Zakir Naik is in trouble. The BJP-led Modi government in the Centre might slap terror charges on the Islamic preacher and declare his Mumbai-based Islamic Research Foundation (IRF) as an “unlawful” organisation.
According to reports, the Home Ministry is planning to book him under the Unlawful Activities Prevention Act (UAPA) following accusation that his speeches are inflammatory and inspired two of the five terrorists involved in Dhaka terror attacks.
The Maharashtra government launched a probe into his speeches and found that they exhorted people to wage jihad.
A TOI report says that the televangelist could be charged for motivating more than 50 people who are accused in cases related to terrorism.
Naik’s name cropped up following the July 1-2 terror attack in Dhaka. Bangladeshi authorities alleged that two of the five terrorists, including Rohan Imtiaz, the son of an Awami League leader, were motivated by watching the preacher’s videos.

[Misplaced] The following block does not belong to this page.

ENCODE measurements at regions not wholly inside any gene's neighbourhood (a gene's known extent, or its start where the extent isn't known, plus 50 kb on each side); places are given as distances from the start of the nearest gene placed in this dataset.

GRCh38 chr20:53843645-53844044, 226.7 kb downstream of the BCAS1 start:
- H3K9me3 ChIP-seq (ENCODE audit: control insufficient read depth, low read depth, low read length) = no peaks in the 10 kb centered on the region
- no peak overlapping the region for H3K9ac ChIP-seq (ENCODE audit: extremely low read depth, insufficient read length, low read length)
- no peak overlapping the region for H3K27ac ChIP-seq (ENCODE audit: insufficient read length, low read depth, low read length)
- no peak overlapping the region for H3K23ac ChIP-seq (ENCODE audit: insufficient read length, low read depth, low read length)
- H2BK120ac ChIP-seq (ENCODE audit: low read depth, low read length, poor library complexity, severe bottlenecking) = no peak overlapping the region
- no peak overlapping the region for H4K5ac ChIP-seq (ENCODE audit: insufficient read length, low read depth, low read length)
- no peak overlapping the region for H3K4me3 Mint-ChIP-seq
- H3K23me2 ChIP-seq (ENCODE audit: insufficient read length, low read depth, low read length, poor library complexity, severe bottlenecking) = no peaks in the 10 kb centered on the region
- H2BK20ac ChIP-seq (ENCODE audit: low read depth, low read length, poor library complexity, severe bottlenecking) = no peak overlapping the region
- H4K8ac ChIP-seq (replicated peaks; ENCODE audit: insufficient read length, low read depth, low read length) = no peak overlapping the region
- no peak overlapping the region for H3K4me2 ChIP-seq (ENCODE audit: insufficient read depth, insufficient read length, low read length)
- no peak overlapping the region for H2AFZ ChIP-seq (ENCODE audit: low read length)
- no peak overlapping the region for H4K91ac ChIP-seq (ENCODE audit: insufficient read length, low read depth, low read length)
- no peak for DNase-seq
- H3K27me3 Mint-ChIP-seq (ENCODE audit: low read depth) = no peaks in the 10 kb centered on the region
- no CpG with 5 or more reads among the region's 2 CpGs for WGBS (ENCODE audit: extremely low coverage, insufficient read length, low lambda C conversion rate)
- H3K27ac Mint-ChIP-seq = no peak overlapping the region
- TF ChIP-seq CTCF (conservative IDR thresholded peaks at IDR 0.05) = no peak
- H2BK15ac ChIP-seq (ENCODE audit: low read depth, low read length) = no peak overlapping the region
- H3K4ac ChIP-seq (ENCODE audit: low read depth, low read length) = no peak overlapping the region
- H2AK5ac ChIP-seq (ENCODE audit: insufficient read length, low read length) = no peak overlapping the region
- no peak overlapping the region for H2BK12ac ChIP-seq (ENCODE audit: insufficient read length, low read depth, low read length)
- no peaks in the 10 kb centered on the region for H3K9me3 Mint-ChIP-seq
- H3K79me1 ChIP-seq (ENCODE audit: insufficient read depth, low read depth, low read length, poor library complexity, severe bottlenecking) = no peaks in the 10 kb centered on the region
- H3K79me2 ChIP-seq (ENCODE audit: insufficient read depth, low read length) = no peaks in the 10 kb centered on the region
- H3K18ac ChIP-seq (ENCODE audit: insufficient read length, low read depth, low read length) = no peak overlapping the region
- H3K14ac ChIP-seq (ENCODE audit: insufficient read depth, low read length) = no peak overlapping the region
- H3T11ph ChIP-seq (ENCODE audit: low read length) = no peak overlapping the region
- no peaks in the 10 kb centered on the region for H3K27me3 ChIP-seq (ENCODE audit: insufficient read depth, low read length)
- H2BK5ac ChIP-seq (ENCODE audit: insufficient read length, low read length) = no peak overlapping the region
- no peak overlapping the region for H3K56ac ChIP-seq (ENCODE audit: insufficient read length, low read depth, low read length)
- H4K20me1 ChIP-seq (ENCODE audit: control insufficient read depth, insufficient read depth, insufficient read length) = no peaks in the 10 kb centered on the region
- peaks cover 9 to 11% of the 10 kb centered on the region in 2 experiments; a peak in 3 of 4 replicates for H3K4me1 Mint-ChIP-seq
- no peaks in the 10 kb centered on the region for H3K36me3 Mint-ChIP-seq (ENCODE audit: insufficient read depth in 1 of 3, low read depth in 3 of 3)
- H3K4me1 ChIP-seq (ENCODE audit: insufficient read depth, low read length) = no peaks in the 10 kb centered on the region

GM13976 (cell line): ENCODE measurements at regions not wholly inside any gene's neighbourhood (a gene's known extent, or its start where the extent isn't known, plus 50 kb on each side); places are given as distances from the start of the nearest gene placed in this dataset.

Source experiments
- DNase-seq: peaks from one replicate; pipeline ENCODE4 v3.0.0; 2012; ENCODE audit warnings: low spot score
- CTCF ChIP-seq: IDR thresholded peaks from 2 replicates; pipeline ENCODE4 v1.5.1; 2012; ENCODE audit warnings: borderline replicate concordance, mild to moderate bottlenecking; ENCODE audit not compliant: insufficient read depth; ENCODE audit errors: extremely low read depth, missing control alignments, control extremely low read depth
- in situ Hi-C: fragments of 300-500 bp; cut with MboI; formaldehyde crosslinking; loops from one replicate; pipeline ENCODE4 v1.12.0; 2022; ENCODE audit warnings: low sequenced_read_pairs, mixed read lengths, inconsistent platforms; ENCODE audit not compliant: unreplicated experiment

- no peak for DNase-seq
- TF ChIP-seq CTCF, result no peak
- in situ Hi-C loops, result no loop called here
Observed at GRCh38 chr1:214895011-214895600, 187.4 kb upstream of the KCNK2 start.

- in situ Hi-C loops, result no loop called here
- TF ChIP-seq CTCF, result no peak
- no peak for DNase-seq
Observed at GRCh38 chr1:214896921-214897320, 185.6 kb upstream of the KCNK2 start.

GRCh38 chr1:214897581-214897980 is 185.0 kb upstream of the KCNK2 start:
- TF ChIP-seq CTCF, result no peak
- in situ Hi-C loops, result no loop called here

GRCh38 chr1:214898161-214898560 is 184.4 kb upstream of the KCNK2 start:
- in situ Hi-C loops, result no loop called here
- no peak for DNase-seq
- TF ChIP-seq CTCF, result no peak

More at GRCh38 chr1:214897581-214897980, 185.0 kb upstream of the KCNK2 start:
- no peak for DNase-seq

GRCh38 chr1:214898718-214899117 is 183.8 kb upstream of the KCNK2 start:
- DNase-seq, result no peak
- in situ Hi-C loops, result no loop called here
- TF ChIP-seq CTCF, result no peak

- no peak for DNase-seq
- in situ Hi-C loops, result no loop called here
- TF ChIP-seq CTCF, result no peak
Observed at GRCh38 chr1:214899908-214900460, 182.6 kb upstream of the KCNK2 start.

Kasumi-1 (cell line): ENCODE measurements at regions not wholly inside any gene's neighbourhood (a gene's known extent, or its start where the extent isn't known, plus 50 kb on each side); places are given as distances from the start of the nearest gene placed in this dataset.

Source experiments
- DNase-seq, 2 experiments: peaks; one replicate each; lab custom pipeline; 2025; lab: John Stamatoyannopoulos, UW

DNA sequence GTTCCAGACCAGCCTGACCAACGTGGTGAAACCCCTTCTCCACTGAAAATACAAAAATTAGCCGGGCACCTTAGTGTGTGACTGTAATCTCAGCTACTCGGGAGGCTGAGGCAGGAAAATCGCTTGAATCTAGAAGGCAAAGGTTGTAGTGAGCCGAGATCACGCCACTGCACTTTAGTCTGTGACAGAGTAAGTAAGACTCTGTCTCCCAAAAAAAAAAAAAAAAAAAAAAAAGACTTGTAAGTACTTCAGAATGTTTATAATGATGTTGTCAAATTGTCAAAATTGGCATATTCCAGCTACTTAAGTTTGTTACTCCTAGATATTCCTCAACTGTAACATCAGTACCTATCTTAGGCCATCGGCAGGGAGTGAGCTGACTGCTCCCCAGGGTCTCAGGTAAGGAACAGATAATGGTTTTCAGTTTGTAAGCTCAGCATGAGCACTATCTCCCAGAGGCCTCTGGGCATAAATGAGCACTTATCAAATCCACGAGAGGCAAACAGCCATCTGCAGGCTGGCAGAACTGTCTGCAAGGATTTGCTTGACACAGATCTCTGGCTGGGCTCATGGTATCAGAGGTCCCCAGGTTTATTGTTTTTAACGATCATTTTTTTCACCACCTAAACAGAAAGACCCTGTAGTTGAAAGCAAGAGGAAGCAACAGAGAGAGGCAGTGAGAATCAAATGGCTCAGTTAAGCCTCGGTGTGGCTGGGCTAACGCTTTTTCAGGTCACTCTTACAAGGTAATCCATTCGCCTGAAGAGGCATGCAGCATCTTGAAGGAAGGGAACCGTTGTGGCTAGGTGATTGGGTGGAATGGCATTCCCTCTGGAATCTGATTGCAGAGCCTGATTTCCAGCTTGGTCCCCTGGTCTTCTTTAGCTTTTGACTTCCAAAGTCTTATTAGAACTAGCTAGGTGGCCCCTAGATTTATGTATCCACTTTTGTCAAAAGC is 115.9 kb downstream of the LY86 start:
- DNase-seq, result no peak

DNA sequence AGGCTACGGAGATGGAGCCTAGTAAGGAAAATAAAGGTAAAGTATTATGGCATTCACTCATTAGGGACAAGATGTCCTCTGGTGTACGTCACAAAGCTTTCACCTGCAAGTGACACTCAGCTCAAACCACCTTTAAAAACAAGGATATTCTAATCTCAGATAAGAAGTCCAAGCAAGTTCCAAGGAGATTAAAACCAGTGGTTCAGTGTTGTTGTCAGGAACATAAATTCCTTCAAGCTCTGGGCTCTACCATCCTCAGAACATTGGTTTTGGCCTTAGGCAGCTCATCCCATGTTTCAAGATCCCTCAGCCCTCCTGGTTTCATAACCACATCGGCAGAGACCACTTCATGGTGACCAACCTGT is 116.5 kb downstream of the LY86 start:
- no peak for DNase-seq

Reports say that a legal opinion will be sought.
The TOI report says that some of those who have pointed fingers at Naik include alleged IS recruiter Afsha Jabeen, who was arrested in September 2015 on deportation from the UAE, and the four terrorists of Junood-ul-Khalifa-e-Hind arrested by NIA in January.
The unlawful association tag does not make Naik’s IRF a terrorist organization because as per law an organization is unlawful if it spreads communal disharmony and is a threat to the society.
Naik, 50, is not in India and has not stepped foot in the country ever since the allegations cropped up. On July 15, he addressed the Indian media over Skype from Saudi Arabia and slammed them for conducting a “media trial” based on “unverified” and “doctored” information.
He claimed that he was innocent and a “messenger of peace” but also sparked a controversy by saying that suicide bombing is a “tactic of war”.
Late in July, Naik had also praised Prime Minister Narendra Modi’s efforts in building strong relations between India and Muslim countries.